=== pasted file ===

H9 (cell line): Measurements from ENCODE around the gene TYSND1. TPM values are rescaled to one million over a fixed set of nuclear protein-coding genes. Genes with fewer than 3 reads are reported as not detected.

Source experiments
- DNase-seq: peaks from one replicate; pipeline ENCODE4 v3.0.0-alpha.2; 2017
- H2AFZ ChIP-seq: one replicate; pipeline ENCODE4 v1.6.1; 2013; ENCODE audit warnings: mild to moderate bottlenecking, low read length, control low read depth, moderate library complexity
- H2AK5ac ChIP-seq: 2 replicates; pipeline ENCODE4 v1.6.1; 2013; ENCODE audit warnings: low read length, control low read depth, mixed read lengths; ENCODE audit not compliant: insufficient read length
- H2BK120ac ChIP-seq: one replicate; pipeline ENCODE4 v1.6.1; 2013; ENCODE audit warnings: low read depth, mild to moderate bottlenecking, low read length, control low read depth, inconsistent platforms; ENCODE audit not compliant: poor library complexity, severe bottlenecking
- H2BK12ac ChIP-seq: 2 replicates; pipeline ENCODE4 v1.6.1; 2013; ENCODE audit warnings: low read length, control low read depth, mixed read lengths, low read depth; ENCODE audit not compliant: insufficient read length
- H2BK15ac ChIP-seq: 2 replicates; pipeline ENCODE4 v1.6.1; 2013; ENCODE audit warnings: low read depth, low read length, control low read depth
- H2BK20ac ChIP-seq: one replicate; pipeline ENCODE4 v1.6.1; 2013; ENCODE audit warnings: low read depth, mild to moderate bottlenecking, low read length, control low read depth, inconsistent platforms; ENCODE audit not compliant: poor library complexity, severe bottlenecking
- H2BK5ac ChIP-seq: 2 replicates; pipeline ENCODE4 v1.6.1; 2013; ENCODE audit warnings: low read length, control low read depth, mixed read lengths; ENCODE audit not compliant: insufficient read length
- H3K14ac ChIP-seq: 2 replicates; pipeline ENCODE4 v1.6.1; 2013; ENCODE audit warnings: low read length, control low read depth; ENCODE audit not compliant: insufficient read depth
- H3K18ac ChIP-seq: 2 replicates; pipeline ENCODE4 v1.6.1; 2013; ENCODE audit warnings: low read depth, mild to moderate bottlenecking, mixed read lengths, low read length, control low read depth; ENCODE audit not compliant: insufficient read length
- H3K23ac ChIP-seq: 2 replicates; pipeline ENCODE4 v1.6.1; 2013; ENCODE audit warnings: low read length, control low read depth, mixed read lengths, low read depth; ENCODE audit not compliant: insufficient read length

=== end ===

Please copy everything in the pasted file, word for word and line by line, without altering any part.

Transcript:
H9 (cell line): Measurements from ENCODE around the gene TYSND1. TPM values are rescaled to one million over a fixed set of nuclear protein-coding genes. Genes with fewer than 3 reads are reported as not detected.

Source experiments
- DNase-seq: peaks from one replicate; pipeline ENCODE4 v3.0.0-alpha.2; 2017
- H2AFZ ChIP-seq: one replicate; pipeline ENCODE4 v1.6.1; 2013; ENCODE audit warnings: mild to moderate bottlenecking, low read length, control low read depth, moderate library complexity
- H2AK5ac ChIP-seq: 2 replicates; pipeline ENCODE4 v1.6.1; 2013; ENCODE audit warnings: low read length, control low read depth, mixed read lengths; ENCODE audit not compliant: insufficient read length
- H2BK120ac ChIP-seq: one replicate; pipeline ENCODE4 v1.6.1; 2013; ENCODE audit warnings: low read depth, mild to moderate bottlenecking, low read length, control low read depth, inconsistent platforms; ENCODE audit not compliant: poor library complexity, severe bottlenecking
- H2BK12ac ChIP-seq: 2 replicates; pipeline ENCODE4 v1.6.1; 2013; ENCODE audit warnings: low read length, control low read depth, mixed read lengths, low read depth; ENCODE audit not compliant: insufficient read length
- H2BK15ac ChIP-seq: 2 replicates; pipeline ENCODE4 v1.6.1; 2013; ENCODE audit warnings: low read depth, low read length, control low read depth
- H2BK20ac ChIP-seq: one replicate; pipeline ENCODE4 v1.6.1; 2013; ENCODE audit warnings: low read depth, mild to moderate bottlenecking, low read length, control low read depth, inconsistent platforms; ENCODE audit not compliant: poor library complexity, severe bottlenecking
- H2BK5ac ChIP-seq: 2 replicates; pipeline ENCODE4 v1.6.1; 2013; ENCODE audit warnings: low read length, control low read depth, mixed read lengths; ENCODE audit not compliant: insufficient read length
- H3K14ac ChIP-seq: 2 replicates; pipeline ENCODE4 v1.6.1; 2013; ENCODE audit warnings: low read length, control low read depth; ENCODE audit not compliant: insufficient read depth
- H3K18ac ChIP-seq: 2 replicates; pipeline ENCODE4 v1.6.1; 2013; ENCODE audit warnings: low read depth, mild to moderate bottlenecking, mixed read lengths, low read length, control low read depth; ENCODE audit not compliant: insufficient read length
- H3K23ac ChIP-seq: 2 replicates; pipeline ENCODE4 v1.6.1; 2013; ENCODE audit warnings: low read length, control low read depth, mixed read lengths, low read depth; ENCODE audit not compliant: insufficient read length